Development of Reliability-Based Load and Resistance Factor Design (LRFD) Methods for Piping
2 Reliability-Based Design and Analysis
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Structural design has been moving toward a more rational and probability-based design procedure referred to as limit states design. Such a design procedure takes into account more information than deterministic methods in the design of structural components. This information includes uncertainties in the strength of various structural elements, in loads, and modeling errors in analysis procedures. Reliability-based design formats are more flexible and rational than working stress formats because they provide consistent levels of safety over various types of structures.
The development of a methodology for reliability-based design for piping requires the consideration of the following three components (Ang and Tang 1990, Ang 1984, Ellingwood 1980, Mansour et al. 1996, Ayyub and McCuen 2003): (1) loads, (2) structural strength, and (3) methods of reliability analysis. There are two primary approaches for reliability-based design: (1) direct reliability-based design and (2) load and resistance factor design (LRFD). The two approaches are shown in Figure 2-1. The three components of the methodology are also shown in this figure in the form of several blocks for each. In addition, the figure shows their logical sequence and interaction. The direct reliability-based design approach can include both Level 2 and∕or Level 3 reliability methods. Level 2 reliability methods are based on the moments (mean and variance) of random variables, whereas, Level 3 reliability methods use the complete probabilistic characteristics of the random variables. In some cases, Level 3 reliability analysis is not possible because of lack of complete information on the full probabilistic characteristics of the random variables. Also, computational difficulty in Level 3 methods sometimes discourages their uses. The LRFD approach is called a Level 1 reliability method. Level 1 reliability methods utilize partial safety factors (PSF) that are reliability based; but the methods do not require explicit use of the probabilistic description of the variables.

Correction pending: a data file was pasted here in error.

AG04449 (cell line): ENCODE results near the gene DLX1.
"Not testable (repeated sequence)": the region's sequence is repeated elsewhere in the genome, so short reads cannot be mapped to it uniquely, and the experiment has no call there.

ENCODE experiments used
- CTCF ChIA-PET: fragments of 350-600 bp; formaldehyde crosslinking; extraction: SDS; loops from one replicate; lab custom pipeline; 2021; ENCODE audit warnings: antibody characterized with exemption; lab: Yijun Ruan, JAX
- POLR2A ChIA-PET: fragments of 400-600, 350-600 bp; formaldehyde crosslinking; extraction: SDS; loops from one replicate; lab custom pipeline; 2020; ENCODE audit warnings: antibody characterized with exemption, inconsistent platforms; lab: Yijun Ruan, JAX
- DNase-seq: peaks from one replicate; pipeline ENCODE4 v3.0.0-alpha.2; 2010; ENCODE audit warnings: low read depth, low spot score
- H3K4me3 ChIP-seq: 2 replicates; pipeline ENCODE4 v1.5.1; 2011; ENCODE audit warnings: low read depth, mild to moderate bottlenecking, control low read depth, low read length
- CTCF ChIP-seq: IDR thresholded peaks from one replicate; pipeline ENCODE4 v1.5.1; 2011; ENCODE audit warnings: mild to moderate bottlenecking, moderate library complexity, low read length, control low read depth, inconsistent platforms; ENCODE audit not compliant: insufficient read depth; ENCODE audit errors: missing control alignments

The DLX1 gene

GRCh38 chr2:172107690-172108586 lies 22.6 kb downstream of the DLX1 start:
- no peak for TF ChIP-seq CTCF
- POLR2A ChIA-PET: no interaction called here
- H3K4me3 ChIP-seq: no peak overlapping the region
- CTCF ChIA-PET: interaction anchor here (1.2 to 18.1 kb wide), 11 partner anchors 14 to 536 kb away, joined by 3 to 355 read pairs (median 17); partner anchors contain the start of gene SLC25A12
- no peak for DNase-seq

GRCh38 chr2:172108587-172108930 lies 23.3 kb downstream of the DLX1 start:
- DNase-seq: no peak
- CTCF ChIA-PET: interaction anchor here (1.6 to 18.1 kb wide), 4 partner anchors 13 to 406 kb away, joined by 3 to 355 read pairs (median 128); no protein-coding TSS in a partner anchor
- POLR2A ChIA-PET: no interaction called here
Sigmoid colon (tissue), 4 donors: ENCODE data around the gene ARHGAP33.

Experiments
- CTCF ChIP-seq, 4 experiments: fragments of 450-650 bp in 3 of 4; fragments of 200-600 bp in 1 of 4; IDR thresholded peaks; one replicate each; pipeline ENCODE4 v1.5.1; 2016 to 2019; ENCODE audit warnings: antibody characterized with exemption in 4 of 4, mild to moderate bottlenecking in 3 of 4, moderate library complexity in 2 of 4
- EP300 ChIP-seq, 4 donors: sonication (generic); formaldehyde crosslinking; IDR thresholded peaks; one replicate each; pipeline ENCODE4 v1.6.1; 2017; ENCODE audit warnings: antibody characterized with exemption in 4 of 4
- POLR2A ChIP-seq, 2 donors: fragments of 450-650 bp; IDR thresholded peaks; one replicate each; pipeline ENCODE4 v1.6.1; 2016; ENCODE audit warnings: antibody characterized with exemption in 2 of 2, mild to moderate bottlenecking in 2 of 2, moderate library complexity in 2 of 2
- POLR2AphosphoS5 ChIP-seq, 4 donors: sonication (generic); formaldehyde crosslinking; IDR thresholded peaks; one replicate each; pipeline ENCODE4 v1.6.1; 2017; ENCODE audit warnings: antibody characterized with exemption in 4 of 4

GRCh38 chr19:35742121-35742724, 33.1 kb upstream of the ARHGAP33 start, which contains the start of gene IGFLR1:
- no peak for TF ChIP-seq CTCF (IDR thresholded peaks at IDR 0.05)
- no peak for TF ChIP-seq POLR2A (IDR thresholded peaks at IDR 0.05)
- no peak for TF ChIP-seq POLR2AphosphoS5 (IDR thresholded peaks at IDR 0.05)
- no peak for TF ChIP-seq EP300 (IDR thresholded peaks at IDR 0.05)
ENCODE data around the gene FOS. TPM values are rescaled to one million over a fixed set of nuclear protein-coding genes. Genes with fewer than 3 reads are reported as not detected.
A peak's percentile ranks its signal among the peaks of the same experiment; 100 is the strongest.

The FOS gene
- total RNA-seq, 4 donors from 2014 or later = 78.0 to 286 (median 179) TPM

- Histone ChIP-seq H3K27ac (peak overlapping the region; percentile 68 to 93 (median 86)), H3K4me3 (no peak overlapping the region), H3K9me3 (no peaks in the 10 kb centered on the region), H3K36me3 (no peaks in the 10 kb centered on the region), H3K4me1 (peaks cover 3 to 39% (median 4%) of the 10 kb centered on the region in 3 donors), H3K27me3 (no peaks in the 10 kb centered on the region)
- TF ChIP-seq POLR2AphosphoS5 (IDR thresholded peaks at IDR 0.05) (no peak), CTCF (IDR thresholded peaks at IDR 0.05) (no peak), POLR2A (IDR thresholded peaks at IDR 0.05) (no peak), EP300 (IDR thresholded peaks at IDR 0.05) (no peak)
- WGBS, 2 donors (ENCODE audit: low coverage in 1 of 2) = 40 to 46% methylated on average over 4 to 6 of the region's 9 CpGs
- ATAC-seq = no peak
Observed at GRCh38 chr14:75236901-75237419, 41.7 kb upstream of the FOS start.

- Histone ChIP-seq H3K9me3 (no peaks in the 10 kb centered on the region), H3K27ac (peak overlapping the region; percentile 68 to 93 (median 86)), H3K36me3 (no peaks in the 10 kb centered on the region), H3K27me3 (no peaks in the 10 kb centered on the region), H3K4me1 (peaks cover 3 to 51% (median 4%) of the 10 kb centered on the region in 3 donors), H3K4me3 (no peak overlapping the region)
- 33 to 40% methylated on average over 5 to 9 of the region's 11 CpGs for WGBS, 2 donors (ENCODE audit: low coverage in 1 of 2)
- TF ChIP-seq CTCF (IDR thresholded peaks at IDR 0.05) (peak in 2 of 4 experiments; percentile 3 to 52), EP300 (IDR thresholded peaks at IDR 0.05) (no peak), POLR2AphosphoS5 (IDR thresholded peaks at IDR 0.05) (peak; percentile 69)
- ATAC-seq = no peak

The two reliability-based design approaches start with the definition of a structural system or element. Then, the general dimensions and arrangements, structural member sizes, and details need to be assumed. The weight of the structure can then be estimated to ensure its conformance to a specified limit. Using assumed load effects, the two methods can then be used to design or analyze the structural system or element under question. The two approaches, beyond this stage, proceed in two different directions.